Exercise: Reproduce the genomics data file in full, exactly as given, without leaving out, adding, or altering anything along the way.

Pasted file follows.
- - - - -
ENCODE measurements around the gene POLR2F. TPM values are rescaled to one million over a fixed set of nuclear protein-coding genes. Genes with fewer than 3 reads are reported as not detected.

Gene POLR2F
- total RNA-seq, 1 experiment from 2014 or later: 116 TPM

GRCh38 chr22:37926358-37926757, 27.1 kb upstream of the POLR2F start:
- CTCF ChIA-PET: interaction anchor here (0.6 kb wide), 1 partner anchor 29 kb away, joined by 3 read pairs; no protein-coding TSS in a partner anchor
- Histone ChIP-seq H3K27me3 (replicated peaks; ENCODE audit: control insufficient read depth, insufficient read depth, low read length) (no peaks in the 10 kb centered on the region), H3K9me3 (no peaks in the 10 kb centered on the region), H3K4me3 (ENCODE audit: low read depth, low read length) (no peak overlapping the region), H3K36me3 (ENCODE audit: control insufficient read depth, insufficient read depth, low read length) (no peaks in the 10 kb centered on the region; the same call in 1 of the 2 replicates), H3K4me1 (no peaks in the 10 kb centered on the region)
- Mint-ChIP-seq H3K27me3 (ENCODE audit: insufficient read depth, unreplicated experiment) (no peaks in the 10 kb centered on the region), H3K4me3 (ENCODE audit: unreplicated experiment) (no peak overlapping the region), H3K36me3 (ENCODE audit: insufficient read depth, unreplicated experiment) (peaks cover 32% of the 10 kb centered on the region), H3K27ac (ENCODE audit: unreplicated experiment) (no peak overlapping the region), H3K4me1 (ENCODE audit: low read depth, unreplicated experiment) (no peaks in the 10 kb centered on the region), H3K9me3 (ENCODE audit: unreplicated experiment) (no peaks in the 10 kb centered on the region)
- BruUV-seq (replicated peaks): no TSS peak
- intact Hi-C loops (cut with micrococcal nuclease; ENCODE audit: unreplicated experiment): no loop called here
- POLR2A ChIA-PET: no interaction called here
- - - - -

ENCODE measurements around the gene POLR2F. TPM values are rescaled to one million over a fixed set of nuclear protein-coding genes. Genes with fewer than 3 reads are reported as not detected.

Gene POLR2F
- total RNA-seq, 1 experiment from 2014 or later: 116 TPM

GRCh38 chr22:37926358-37926757, 27.1 kb upstream of the POLR2F start:
- CTCF ChIA-PET: interaction anchor here (0.6 kb wide), 1 partner anchor 29 kb away, joined by 3 read pairs; no protein-coding TSS in a partner anchor
- Histone ChIP-seq H3K27me3 (replicated peaks; ENCODE audit: control insufficient read depth, insufficient read depth, low read length) (no peaks in the 10 kb centered on the region), H3K9me3 (no peaks in the 10 kb centered on the region), H3K4me3 (ENCODE audit: low read depth, low read length) (no peak overlapping the region), H3K36me3 (ENCODE audit: control insufficient read depth, insufficient read depth, low read length) (no peaks in the 10 kb centered on the region; the same call in 1 of the 2 replicates), H3K4me1 (no peaks in the 10 kb centered on the region)
- Mint-ChIP-seq H3K27me3 (ENCODE audit: insufficient read depth, unreplicated experiment) (no peaks in the 10 kb centered on the region), H3K4me3 (ENCODE audit: unreplicated experiment) (no peak overlapping the region), H3K36me3 (ENCODE audit: insufficient read depth, unreplicated experiment) (peaks cover 32% of the 10 kb centered on the region), H3K27ac (ENCODE audit: unreplicated experiment) (no peak overlapping the region), H3K4me1 (ENCODE audit: low read depth, unreplicated experiment) (no peaks in the 10 kb centered on the region), H3K9me3 (ENCODE audit: unreplicated experiment) (no peaks in the 10 kb centered on the region)
- BruUV-seq (replicated peaks): no TSS peak
- intact Hi-C loops (cut with micrococcal nuclease; ENCODE audit: unreplicated experiment): no loop called here
- POLR2A ChIA-PET: no interaction called here